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south, and had. brought Arya, Sarangia, and Arachosia under their sway.

Eucrafidaswas now the king of Bactria. It appeared that during his reign the full

political and military energies of his people had been put forth, and that victory and

organization could go no further under the Dynasty of Euthydemus. A great difficulty

existed in holding in one even the countries already brought into union. The student of

history will not have failed to note among the ancient nations to what an extent a

mountain barrier was a bar to the political unity of the peoples on the two sides of the

chain. At the time of which we speak it was found difficult to hold together the nations

lying on the south and the north of the Paropamislis. While Eucratidas was absorbed with

the work of unifying the Southern races, the Northern races rose against him. There the

Scythians made invasions, and the nomadic life reasserted itself in rebellion. Turning his

attention to these distractions, the king soon found that the tribes of the South were not

to be trusted in his absence. Thus between the two the energies of Eucratidas were wasted,

and the kingdom vexed with disunion and war.

In the direction of Syria there was equal confusion. The great dominion established by

Seleucus was gradually receding and contracting around Antioch. Even in those foreign

parts still dependent upon the Seleucid Icing there was a loosing of the bands wherewith

they were bound to the center. At this time Seleucus Philopalor had become king and had

involved himself in foreign wars. Now it was that Coele-Syria became an object of

contention between the Ptolemies and the Seleucidae. It was said that Antiochus the Great

in giving his daughter Cleopatra to Ptolemy V., had promised to dower her with Coele-

Syria, which would have transferred the country to Egypt. The reigning Seleucus also found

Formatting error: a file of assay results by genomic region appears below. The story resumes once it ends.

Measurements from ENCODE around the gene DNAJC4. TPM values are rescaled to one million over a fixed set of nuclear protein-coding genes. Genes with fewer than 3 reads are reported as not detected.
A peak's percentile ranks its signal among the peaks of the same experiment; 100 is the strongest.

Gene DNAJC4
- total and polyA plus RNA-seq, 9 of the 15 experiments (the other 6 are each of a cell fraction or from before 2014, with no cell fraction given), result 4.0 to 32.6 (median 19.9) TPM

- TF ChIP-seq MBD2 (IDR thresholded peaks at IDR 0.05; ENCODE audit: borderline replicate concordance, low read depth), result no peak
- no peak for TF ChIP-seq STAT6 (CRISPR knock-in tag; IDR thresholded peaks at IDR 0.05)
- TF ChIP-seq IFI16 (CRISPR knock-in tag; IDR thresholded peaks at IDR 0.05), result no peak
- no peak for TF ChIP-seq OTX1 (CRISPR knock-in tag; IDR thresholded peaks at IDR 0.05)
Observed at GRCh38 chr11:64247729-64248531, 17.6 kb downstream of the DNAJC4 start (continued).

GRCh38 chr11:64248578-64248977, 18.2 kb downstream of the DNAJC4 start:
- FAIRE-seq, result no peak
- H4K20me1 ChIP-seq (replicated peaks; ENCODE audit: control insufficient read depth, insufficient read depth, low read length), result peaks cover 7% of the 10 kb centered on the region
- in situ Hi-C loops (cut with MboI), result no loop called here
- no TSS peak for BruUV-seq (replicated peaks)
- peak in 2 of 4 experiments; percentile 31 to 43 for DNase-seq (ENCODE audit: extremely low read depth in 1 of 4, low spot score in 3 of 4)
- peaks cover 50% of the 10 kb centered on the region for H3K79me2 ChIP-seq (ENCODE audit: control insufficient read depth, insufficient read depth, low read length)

cause of quarrel and war with the Grecian section of the Alexandrian Empire and with

Armenia, now in revolt against himself. Of a certainty a prince thus distracted by serious

conflicts on three sides of his dominions was in no condition successfully to resist a

determined movement for nationality and independence among the Asiatics beyond the Tigris.

It thus happened that Mithridates found on his accession, to power a fair field for his

ambitions. He found Eucratidas, his Bactrian rival, involved in a war on the side of

India. This circumstance seemed to invite the Parthian to his first aggression. He led an

army into the adjacent parts of Bactria, and seized the two provinces of Turiua and

Aspionus. It is believed that by this, his first successful foreign campaign, the king of

Parthia possessed himself of the regions out of which the Scythic elements of the Parthian

nation had been derived. A source of disturbance was thus cut off, and its fountain drawn

up by absorption. The king made himself secure in his conquest, and then wheeled about

towards Media. We have seen how the latter province had already been partly taken away

from the Syrian kings. But the latter still held their sway over Media Magna, and it was

against this district that Mithridates now advanced.

The Syrian crown at this time had descended to Antiochus Eupator, a mere youth, incapable

of affairs. The kingdom was in the hands of the regent Lysias; but his energies were for a

while exhausted in a war with the Jews. At the court, also, he found opposition in the

designs of a certain Philip, who, as the teacher of Eupator, claimed the right of

controlling the boy- king's actions and policy. Civil war broke out until what time Philip

was overthrown and slain. By this time Prince Demetrius, a cousin of Seleucus, laid claim

to the throne in virtue pf their common descent. Demetrius had been given by one of the

former Selucids as a hostage to Rome. His youth was spent in the city of the Tiber. At

length he made his escape from Italy, returned to Syria, headed a revolution against his

cousin, and gained the throne.

It was during this confused and confusing condition of affairs that Mithridates threw his

army upon the Medes. It was of little avail that the Syrian claim to the